o ๐Ÿ’ฉ๐Ÿ’ฉ

My wife, at this point, gave me a loving stare you can only imagine as I insisted to her that I 100% applied for the children's visas. I foolishly assumed that the children were included on our visa confirmation as we never got any other emails about the children; this was not the case. The Emirates staff checked their systems, and they could at least see that I had applied for the children's visas, though they had the status of pending.

It was decided we could board the flight; at 8pm we board the plane as those last people. For the next four hour flight, we relax (ish), I purchase plane WiFi and try to Google if you can get into Sri Lanka with children's lat-flow test, but after an hour, I give up, close my eyes and rest.

Arriving in Sri Lanka

We arrived at Colombo airport at 2am local time, we had our documents ready. First is the health declaration section; we walked over through the "two meters" spaced chaos, handed over our four documents, and waited with baited breathe for what was seconds but felt like twenty minutes.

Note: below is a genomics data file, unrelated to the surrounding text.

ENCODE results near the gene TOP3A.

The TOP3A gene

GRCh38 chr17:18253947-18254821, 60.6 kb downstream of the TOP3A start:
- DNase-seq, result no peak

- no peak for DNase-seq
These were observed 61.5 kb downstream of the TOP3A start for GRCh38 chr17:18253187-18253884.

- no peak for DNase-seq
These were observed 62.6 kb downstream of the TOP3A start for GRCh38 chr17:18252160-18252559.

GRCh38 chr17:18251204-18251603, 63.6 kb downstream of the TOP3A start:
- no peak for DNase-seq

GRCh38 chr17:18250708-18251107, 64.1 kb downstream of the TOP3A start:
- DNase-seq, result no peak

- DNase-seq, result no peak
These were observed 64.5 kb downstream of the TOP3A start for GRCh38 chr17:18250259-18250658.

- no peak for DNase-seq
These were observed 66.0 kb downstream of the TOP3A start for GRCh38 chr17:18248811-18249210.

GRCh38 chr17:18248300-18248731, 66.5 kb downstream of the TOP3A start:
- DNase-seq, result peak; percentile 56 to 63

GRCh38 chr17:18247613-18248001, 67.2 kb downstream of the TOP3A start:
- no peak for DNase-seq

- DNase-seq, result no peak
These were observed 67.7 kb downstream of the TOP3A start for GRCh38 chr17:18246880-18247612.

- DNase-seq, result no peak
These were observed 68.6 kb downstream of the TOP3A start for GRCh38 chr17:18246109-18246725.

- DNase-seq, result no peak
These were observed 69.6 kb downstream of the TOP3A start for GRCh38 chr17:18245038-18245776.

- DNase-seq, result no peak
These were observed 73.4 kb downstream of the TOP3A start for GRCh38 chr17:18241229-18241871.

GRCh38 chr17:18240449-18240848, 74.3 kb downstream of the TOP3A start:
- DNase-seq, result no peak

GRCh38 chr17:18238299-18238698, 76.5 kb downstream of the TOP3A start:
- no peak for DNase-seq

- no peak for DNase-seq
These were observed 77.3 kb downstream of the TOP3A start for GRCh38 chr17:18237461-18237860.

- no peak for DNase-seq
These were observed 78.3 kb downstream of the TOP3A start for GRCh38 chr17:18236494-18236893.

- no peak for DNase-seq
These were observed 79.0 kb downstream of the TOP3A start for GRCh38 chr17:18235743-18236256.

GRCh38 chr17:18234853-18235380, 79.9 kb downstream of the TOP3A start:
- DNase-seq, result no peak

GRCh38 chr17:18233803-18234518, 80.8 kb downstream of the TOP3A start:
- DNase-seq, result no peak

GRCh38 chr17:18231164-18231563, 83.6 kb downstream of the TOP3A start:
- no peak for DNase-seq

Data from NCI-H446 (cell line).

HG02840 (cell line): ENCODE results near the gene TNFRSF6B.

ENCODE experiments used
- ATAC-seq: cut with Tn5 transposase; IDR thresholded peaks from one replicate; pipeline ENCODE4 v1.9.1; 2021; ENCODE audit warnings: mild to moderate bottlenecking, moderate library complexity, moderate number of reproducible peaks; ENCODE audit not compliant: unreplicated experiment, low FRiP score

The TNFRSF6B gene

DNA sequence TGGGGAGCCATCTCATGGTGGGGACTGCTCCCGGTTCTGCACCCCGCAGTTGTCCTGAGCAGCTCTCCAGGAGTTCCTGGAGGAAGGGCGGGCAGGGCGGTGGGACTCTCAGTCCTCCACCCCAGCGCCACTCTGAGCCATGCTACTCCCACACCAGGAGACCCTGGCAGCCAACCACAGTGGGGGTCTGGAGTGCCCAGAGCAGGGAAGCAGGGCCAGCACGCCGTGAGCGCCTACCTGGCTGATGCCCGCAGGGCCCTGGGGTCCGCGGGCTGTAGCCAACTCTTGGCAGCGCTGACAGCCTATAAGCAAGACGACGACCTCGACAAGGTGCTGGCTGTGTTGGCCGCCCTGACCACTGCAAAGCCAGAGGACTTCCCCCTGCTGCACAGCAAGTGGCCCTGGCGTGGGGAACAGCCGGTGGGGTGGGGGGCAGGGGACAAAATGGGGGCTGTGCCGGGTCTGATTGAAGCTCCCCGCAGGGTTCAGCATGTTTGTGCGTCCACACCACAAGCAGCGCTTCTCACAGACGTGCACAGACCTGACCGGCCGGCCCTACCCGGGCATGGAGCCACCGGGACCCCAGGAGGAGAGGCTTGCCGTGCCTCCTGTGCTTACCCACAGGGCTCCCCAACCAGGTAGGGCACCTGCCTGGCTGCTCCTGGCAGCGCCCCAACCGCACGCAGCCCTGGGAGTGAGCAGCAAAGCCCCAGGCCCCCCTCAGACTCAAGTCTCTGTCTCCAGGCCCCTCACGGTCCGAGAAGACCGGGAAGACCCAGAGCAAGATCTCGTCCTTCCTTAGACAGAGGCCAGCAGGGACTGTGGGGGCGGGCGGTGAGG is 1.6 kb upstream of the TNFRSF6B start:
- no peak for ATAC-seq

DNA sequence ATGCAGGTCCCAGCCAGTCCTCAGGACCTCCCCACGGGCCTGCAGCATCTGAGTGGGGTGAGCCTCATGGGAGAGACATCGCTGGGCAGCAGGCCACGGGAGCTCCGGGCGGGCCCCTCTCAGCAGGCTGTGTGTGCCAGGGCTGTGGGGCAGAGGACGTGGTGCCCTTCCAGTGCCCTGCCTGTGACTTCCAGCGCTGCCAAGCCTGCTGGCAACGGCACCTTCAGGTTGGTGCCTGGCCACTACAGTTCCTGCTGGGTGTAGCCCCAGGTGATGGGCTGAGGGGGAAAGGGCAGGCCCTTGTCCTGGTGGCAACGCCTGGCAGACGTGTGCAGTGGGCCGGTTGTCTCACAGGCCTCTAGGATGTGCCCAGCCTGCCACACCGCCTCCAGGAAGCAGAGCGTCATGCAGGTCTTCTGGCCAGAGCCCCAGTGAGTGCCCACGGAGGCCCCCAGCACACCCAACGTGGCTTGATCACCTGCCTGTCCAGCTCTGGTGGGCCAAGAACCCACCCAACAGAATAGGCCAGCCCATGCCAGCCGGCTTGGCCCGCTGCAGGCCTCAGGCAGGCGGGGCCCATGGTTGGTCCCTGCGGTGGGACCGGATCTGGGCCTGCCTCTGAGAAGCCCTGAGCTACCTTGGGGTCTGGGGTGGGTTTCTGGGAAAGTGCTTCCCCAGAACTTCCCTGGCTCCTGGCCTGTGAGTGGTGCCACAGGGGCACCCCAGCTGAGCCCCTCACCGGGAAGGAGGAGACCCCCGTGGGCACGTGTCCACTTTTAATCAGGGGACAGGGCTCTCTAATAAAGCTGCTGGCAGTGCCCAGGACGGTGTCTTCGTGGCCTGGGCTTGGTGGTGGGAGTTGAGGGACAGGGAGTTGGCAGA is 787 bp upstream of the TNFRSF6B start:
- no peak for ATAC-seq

Stamp, stamp, stamp, stamp ๐Ÿ’ช

We are ushered to the next section, where we approached immigration. Trying not to look suspicious, we hand over our passports.

stamp, stamp

We are handed back all four passports with the phrase everyone at immigration wants to hear.

"You need to go to the immigration office, the children don't have visas"

We found an immigration officer who happened to be the chief immigration officer, and we explained the situation. It was 2:30am at this point; we sat and waited, the chief then spent hours calling people. We sat in his office for two hours; every ten minutes, we got to witness someone entering his office and pleading how they entered their date of birth wrong on their visa or mis-spelt their own surname ๐Ÿคทโ€โ™‚๏ธ and visa after visa was getting resolved.